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Tables, Labels, and HRCs


JimWhite ShermcoIndustries


hen using the NFPA 70E, do you understand the tables in Article 130 and how they are intended to be used? Do you apply the parameters of the tables properly? Let's discuss the tables, the labels, and the Hazard/Risk Categories (HRCs). There are two factors in the tables to consider, the hazard and the risk.

The Hazard

When using the tables in 70E the hazard is the estimated incident energy. This is expected to fall into a certain range based on the maximum short-circuit current and the maximum total clearing time of the protective device. In Table 130.7(C)(9)(a), the notes provide the limitations of the table for each type of task and equipment category. If the available short-circuit current or clearing time of the protective device is greater than that specified in the table notes, the table cannot be used. As an example, Note 1 applies to the equipment category, "Panelboards Rated 240 V and Below ­ Notes 1 & 3." Note 1 states, "25 kA short circuit current available, 0.03 second (2 cycle) fault clearing time." If the equipment being worked on exceeds those limits, the table cannot be used to determine Hazard/Risk Categories for those tasks listed. So then how is the arc flash PPE and clothing chosen if the tables cannot be used? The NFPA 70E directs us to perform a detailed arc-flash study, document the incident exposure to the worker in cal/cm2, and choose PPE and clothing based on the incident energy. Article 130.3(B) states (B) Protective Clothing and Personal Protective Equipment for Application with a Flash Hazard Analysis. Where it has been determined that work will be performed within the Flash Protection Boundary by 130.3(A), the flash hazard analysis shall determine, and the employer shall document, the incident energy exposure of the worker (in calories per square centimeter). The incident energy exposure level shall be based on the working distance of the employee's face and chest areas from a prospective arc source for the specific task to be performed. Flame-resistant (FR) clothing and personal protective equipment (PPE) shall be used by the employee based on the incident energy exposure associated with the specific task. Recognizing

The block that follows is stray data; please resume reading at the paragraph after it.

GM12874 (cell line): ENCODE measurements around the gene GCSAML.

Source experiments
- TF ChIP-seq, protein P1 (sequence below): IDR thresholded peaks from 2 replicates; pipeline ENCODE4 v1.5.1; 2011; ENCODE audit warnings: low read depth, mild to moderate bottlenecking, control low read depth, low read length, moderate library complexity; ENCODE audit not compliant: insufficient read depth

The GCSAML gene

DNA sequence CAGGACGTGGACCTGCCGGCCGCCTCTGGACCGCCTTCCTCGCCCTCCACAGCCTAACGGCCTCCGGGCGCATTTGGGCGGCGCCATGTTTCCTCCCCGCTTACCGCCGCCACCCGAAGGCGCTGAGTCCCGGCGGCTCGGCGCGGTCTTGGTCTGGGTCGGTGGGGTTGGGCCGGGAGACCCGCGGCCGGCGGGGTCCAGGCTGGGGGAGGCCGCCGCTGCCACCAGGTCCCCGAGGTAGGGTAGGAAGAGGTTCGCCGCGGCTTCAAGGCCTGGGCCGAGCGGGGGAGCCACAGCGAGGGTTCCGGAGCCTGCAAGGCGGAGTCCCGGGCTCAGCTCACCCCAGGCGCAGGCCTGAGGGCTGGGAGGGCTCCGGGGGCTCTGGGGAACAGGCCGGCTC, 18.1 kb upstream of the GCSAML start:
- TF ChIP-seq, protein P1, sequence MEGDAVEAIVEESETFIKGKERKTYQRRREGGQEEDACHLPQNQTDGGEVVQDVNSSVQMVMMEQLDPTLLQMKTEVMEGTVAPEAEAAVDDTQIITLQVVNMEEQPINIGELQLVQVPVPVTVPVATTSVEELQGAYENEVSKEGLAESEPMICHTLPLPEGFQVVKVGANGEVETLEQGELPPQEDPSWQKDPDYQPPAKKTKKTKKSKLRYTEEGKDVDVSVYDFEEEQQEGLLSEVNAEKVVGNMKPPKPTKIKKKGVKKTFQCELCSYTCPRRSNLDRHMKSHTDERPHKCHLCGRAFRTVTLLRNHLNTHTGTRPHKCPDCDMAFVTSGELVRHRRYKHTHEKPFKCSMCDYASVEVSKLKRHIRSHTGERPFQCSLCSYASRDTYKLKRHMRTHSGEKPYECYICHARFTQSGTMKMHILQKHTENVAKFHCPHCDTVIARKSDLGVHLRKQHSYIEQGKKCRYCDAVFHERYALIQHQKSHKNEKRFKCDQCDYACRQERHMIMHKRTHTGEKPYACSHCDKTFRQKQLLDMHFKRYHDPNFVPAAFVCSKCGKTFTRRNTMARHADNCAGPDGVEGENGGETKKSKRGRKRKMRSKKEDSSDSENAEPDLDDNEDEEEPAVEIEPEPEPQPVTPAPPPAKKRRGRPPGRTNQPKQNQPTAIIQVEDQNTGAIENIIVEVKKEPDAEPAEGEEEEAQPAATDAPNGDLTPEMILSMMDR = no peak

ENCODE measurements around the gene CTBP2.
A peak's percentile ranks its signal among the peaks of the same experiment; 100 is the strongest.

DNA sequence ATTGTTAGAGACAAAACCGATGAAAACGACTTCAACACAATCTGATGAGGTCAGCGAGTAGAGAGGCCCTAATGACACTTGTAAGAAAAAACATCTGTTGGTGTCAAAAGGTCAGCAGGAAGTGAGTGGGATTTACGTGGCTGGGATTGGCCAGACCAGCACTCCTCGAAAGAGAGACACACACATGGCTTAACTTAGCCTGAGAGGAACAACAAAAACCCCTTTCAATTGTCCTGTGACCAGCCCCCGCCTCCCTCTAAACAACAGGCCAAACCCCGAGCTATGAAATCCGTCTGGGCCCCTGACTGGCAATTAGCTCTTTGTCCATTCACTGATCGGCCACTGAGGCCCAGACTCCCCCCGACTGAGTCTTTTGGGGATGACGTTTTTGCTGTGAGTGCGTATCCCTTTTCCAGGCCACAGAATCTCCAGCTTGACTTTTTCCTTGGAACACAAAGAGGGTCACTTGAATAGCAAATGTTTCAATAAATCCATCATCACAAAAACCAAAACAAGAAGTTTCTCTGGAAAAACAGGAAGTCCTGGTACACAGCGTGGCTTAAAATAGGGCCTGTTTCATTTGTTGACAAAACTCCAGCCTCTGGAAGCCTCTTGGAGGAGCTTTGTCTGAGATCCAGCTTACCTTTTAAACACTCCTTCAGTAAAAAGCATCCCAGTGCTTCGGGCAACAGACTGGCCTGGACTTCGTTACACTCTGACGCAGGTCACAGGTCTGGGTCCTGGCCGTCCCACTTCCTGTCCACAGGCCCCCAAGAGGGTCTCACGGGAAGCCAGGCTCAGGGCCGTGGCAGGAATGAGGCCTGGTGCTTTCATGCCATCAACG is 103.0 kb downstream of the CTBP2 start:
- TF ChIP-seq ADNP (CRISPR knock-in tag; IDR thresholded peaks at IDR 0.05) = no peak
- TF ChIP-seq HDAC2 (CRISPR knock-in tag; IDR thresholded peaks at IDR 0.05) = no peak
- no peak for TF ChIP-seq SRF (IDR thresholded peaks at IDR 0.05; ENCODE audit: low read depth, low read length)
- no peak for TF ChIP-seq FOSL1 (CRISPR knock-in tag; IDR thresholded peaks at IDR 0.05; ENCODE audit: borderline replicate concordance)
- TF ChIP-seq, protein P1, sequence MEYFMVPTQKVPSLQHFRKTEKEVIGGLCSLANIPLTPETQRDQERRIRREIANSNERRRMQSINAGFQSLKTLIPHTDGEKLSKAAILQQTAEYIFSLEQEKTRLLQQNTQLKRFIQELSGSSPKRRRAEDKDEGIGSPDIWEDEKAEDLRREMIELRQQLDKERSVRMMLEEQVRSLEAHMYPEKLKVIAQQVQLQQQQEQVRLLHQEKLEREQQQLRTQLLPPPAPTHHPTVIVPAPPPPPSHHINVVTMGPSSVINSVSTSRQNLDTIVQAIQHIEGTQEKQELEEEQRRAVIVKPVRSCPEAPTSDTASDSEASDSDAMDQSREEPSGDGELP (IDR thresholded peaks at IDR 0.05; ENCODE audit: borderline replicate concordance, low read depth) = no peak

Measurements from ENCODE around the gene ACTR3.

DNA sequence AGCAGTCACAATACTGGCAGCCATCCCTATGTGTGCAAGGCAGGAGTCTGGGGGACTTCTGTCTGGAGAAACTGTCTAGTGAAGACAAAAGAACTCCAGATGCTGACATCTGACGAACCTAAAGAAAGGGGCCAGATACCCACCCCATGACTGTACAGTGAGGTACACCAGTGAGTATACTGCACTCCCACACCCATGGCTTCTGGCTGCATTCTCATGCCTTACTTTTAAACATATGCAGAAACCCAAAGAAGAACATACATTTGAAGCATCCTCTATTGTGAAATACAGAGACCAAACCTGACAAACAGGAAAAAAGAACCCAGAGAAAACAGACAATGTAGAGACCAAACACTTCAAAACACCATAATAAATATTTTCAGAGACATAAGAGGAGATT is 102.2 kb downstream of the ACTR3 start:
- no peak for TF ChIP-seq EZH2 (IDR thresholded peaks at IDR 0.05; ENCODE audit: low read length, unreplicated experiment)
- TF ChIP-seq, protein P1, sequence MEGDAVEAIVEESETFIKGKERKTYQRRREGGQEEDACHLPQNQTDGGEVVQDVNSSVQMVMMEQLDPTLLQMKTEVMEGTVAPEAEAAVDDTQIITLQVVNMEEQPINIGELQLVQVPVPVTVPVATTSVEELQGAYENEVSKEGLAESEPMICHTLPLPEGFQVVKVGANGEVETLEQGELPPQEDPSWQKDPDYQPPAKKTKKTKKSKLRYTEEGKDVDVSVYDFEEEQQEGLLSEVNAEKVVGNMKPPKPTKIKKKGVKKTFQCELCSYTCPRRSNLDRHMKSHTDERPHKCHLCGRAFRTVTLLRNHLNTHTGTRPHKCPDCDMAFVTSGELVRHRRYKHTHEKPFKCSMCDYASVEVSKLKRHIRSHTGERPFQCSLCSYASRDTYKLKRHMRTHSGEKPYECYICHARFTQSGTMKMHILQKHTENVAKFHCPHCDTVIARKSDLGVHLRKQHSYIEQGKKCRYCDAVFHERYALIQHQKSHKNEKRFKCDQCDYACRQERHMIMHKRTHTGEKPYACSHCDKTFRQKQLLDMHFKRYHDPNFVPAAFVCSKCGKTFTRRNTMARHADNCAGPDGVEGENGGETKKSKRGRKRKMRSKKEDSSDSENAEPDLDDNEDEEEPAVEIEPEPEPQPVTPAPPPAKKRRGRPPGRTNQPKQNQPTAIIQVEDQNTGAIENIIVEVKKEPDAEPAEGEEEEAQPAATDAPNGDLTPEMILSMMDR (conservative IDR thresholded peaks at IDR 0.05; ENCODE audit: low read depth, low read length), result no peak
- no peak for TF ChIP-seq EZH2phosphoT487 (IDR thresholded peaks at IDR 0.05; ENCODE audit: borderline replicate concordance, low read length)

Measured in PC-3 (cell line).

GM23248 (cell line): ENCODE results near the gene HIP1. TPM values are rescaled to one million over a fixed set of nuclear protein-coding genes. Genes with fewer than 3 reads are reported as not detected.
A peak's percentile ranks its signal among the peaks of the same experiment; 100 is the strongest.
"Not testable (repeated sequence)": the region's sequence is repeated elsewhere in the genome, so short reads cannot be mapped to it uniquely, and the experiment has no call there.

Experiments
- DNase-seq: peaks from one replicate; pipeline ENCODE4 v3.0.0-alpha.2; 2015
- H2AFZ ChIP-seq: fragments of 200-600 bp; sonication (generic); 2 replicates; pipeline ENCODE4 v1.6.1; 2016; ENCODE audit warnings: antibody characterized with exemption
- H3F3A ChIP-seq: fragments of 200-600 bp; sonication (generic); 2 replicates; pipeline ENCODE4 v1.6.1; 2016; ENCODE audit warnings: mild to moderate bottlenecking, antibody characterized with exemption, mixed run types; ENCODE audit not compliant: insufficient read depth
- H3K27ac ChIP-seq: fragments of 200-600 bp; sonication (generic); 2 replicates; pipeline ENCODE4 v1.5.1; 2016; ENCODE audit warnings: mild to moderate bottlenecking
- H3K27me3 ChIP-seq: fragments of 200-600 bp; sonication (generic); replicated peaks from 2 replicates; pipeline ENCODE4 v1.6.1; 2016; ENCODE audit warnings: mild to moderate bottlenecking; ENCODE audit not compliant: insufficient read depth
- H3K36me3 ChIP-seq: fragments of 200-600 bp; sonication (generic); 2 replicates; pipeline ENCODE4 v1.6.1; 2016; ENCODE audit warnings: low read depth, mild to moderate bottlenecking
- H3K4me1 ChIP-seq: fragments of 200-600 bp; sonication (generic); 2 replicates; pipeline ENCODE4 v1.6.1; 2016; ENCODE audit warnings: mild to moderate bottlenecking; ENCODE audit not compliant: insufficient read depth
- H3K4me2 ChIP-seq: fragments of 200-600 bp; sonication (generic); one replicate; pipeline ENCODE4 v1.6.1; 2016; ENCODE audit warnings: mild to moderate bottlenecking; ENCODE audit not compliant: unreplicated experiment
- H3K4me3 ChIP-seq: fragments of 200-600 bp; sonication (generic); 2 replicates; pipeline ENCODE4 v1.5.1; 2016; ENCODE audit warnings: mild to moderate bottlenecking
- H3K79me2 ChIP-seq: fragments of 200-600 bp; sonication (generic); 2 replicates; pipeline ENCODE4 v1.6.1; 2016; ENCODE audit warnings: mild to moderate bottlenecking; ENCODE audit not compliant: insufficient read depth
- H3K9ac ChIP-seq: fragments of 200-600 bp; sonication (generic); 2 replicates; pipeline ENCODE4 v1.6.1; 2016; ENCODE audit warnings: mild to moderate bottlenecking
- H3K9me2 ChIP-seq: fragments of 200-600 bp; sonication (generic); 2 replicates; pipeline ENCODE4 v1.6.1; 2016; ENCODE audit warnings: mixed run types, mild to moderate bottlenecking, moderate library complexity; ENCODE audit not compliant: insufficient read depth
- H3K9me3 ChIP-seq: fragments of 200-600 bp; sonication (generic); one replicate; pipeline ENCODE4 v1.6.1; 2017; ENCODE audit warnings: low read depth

that incident energy increases as the distance from the arc flash decreases, additional PPE shall be used for any parts of the body that are closer than the distance at which the incident energy was determined. As an alternative, the PPE requirements of 130.7(C)(9) shall be permitted to be used in lieu of the detailed flash hazard analysis approach described in 130.3(A). FPN: For information on estimating the incident energy, see Annex D.

The Risk

When you look at a specific task in Table 130.7(C)(9)(a), the hazard and the risk are addressed. When assessing the risk associated with a task, some of the issues that need to be considered are: · The age of the equipment and its general design. Does it have venting that would direct hot gases towards personnel? Can it be racked with the door closed, or does it have to be open? Can it be racked, or does it have a lever device? · The condition of the equipment being worked on.

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· The maintenance history. Have there been problems and breakdowns with this piece of equipment? Is there a problem with it now? Have there been technical bulletins issued by the manufacturer? · The loading of the equipment. Is it heavily loaded or lightly loaded? Do you have to close a tie breaker before you trip the one you are working on? · The design of the power system. Is it a ring bus, radial bus, or double-ended substation? When it is isolated, what does that really mean? · The skill level of the personnel doing the work. Are they highly experienced, well-qualified? Has it been a while since anyone has done this task? Have they familiarized themselves with the manufacturer's instructions for operating the equipment or are they "figuring it out as they go"?

Also, one must be cognizant of the purposes of the PPErelated tables in Article 130: Table (C)(9)(a) (C)(10) (C)(11) Deals with specific tasks while working on energized equipment Lists the PPE required after the Hazard Risk Category has been determined Lists examples of protective clothing systems and typical characteristics Description

The Tables